Our route was heading downhill now and both Roni and myself moved ourselves into a safer position towards the front of the peleton. The road surface wasn't fantastic, a bit bumpy which kept everyone on the brakes on what would otherwise be a fast though twisty descent. The rain held off for now, which given the road was much appreciated. A couple of tight turns slowed us considerably before we emerged onto a main road with at long last a decent surface. Not for long though as a near hairpin turn slowed us nearly to a stop at the start of the circuits main climb, the eight-kilometre Langeberg ascent.

No one seemed keen at doing much more than getting round up to now, Roni was still riding tight with me and looking less than 100% I have to say. We ascended steadily through woodland, the road tracking a beck, looking ahead; it has to go up more steeply somewhere.

It came unannounced after leaving the trees for open fields; a level stretch then a flick to the right had the road heaving itself skyward. There was the usual clatter of gears changing and it was out of the saddle effort to retain any semblance of pace. I found myself on the front, setting a steady pace; I hope it levels off soon!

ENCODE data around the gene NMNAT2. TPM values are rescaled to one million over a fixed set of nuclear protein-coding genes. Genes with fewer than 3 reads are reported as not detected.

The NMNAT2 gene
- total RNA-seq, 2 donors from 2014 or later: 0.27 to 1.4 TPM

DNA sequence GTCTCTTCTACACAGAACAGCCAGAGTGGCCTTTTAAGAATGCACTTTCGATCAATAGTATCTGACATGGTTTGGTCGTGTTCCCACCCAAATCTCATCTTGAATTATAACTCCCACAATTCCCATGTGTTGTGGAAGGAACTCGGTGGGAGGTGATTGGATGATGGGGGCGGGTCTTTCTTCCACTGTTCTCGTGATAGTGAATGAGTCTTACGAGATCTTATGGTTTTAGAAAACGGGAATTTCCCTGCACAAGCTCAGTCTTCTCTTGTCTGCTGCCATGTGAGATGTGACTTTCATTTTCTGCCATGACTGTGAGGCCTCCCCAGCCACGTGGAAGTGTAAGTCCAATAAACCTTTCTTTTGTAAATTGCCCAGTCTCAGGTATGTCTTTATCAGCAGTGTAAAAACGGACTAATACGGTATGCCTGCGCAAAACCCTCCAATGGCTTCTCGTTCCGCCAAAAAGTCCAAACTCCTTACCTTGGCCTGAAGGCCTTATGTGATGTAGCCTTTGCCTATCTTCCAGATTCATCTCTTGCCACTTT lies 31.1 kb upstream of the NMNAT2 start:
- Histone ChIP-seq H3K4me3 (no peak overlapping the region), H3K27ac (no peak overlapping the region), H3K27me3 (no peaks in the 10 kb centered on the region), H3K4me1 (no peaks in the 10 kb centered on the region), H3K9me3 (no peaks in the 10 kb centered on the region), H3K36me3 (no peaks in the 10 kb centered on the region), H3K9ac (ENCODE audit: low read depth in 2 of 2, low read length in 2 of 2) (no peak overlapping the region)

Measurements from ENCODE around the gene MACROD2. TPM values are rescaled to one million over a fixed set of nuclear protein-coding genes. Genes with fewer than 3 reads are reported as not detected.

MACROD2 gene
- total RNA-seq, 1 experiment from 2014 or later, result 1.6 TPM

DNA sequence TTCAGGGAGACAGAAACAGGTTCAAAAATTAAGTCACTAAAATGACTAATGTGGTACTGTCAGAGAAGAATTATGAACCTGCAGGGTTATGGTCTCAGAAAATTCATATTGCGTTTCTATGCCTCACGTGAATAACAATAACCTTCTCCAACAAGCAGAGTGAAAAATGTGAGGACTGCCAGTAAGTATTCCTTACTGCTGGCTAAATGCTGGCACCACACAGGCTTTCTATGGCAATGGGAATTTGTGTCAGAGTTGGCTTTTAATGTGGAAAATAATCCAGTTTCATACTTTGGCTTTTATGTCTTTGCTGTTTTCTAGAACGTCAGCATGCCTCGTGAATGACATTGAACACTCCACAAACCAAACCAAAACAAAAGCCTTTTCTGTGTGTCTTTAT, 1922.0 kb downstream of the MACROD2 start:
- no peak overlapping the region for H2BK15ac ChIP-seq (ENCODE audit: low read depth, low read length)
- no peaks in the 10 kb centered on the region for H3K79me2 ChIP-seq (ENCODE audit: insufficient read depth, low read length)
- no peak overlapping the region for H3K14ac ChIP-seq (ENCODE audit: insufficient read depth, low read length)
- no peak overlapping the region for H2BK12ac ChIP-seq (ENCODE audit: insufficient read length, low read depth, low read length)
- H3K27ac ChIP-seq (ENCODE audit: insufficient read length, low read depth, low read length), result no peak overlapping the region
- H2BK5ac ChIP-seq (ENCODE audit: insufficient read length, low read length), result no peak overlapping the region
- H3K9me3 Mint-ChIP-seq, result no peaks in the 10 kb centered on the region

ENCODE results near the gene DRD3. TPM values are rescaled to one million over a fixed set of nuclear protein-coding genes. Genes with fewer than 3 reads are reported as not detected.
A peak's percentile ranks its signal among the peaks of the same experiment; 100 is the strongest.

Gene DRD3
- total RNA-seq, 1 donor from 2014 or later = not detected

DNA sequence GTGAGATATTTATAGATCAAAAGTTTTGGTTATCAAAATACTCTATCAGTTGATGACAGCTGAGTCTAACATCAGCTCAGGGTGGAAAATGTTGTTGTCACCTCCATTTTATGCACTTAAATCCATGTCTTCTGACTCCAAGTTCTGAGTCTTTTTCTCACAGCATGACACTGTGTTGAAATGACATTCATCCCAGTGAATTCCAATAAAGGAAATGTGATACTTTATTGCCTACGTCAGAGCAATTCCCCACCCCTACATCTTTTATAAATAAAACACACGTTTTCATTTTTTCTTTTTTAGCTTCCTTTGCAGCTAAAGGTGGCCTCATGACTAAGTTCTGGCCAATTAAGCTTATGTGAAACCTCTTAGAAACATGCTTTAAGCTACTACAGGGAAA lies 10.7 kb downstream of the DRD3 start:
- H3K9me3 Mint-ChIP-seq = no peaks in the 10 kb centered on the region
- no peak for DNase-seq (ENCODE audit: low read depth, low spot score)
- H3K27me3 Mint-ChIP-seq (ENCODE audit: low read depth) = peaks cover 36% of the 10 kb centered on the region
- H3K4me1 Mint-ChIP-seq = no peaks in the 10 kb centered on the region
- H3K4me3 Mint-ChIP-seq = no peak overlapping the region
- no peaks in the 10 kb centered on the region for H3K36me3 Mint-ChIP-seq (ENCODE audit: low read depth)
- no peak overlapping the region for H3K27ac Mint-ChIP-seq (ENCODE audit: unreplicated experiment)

Five minutes later I was still climbing, behind me the field was strung out, a small nucleus of the more able at its head. When the attack came I had nothing to go with and could only watch helplessly as first one then two more riders accelerated past. I decided to get to the top before worrying too much; we must be nearly there surely.

“Shitza.” Roni announced as we finally hit a short down slope.

“Yeah,” I agreed, “you okay?”

“So far.” She puffed.

The road made a last gasp upwards then it was the summit. The three breakaways had maybe a couple of hundred metres on us but I felt confident of pegging that on the descent. A steep down then an unexpected pair of hairpins took the road up again into Dönberg and the end of the lap. Two more circuits to go before we head to the finish.

A few spots of rain started to discolour the tarmac.

“Come on Drew, fifteen seconds.” Dad advised.

“Dig in Ron.” Angela added as we slipped past their position.

Having a clear road ahead it was much easier to pick a decent line through the lumps and bumps, some of my training roads are not dissimilar and now knowing the road I was able to ride a bit faster than the first time around. I could see the breakaway off in front; I was holding them but not really making any ground up.